As Group Leader of the Stable Isotope Laboratory, Department of Archaeology, Max Planck Institute for the Science of Human History, Patrick is committed to innovatively applying stable isotope methods to questions of past human climate, environment, diet and mobility. This has led him to publishing international peer-reviewed publications in a variety of archaeological research contexts: from reconstructing palaeoenvironmental conditions in East and South Africa, South Asia, and Saudi Arabia associated with Pleistocene human habitation of these regions to dietary complexities in 18th and 19th century historical populations.
Patrick’s main theoretical interest revolves around the importance of tropical forests to human history.
Once considered ‘pristine’ or ‘unattractive’ to pre-industrial human occupation we now know that they have a long and diverse history of interaction with populations of hunter-gatherers, farmers, and even urban dwellers. He has undertaken fieldwork around the tropical world and published a number of papers focusing on rehabilitating tropical forests as key sites of our global human story. Summarising this work, Patrick recently wrote the book, Tropical Forests in Prehistory, History, and Modernity, published with Oxford University Press.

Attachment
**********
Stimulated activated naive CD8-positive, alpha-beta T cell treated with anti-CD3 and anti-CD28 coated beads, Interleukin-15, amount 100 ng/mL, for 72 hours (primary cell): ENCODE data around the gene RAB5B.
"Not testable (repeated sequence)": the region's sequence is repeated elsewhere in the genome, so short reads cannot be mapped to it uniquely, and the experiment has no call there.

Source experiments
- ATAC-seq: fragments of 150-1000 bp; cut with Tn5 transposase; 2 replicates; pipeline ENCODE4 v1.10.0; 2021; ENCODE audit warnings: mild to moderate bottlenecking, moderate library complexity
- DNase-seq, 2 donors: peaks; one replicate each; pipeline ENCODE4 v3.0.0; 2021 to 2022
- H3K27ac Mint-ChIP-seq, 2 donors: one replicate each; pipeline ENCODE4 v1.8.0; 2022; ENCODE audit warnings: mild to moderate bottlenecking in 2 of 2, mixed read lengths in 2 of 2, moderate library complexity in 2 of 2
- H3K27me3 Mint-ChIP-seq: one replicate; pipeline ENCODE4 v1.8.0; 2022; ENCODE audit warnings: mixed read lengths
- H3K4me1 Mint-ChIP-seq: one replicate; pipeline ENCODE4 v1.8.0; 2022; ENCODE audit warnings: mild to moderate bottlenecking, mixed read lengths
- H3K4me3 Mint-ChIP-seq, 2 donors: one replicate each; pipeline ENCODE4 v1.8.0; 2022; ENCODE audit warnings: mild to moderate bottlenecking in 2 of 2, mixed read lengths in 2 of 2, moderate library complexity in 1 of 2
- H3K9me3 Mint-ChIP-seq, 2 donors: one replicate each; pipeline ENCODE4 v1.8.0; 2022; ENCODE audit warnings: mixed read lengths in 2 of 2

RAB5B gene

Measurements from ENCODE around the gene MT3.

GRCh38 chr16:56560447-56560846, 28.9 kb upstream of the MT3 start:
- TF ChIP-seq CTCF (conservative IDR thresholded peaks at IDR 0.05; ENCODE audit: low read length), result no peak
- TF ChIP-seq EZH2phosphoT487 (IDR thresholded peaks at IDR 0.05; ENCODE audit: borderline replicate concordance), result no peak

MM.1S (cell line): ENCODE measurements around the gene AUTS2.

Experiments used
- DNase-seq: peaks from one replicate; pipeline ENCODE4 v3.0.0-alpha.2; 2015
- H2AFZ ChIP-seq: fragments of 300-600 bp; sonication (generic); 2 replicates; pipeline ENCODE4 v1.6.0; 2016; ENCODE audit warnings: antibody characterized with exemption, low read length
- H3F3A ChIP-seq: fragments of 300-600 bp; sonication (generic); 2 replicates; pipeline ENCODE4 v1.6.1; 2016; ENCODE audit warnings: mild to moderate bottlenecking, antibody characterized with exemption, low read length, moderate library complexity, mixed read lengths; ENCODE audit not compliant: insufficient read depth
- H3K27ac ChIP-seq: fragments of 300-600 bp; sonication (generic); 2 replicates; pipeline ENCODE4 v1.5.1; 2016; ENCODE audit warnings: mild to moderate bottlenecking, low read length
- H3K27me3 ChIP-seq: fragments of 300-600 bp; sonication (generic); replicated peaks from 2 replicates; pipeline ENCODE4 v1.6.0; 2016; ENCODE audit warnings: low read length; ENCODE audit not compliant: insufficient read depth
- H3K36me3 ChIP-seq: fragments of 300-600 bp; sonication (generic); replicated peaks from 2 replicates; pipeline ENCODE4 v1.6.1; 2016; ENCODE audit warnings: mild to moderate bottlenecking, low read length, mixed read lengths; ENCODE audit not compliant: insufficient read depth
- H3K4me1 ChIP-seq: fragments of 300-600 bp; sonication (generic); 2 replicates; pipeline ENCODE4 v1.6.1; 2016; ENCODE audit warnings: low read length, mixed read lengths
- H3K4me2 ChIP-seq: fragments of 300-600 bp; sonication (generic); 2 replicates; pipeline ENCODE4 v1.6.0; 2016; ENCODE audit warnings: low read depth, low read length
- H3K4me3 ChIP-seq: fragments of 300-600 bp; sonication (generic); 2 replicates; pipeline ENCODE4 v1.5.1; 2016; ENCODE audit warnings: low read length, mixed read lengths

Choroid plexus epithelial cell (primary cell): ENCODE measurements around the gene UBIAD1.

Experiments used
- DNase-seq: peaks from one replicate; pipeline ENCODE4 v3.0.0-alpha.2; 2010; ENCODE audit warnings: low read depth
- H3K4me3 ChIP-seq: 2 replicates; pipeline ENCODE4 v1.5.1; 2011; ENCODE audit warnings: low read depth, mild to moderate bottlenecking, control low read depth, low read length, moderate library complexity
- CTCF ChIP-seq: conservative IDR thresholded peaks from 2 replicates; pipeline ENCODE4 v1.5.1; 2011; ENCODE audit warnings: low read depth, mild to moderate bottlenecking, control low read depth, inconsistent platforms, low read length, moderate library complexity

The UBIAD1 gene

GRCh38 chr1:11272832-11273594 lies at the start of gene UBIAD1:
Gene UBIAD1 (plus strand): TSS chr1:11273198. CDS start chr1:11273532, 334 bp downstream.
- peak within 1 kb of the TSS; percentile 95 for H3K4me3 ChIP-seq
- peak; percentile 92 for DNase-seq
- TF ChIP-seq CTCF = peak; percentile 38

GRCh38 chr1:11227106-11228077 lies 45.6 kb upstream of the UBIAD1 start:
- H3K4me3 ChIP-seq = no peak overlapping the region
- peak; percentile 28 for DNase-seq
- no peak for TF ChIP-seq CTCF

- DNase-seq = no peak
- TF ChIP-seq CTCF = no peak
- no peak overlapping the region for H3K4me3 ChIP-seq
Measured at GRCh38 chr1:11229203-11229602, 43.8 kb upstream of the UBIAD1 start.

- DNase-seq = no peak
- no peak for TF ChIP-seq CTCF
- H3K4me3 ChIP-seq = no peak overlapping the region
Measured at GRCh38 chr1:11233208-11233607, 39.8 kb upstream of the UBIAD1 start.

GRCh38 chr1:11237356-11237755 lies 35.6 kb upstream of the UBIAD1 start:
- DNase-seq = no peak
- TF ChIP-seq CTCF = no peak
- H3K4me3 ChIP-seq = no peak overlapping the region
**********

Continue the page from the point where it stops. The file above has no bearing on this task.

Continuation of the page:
Patrick also believes it is important that our understanding is brought to bear on the present and he has taken part in UNESCO symposia that bring together archaeologists and anthropologists, alongside policy makers and interest groups, to discuss potential solutions for the conservation of ecological and cultural heritage in global tropical forest environments. Patrick currently leads the ERC funded PANTROPOCENE project which seeks to determine when past human activities in tropical forests, particularly in the Philippine Archipelago, began to leave legacies for sustainability and landscape use in the 21st century.
More details can be found on his personal website.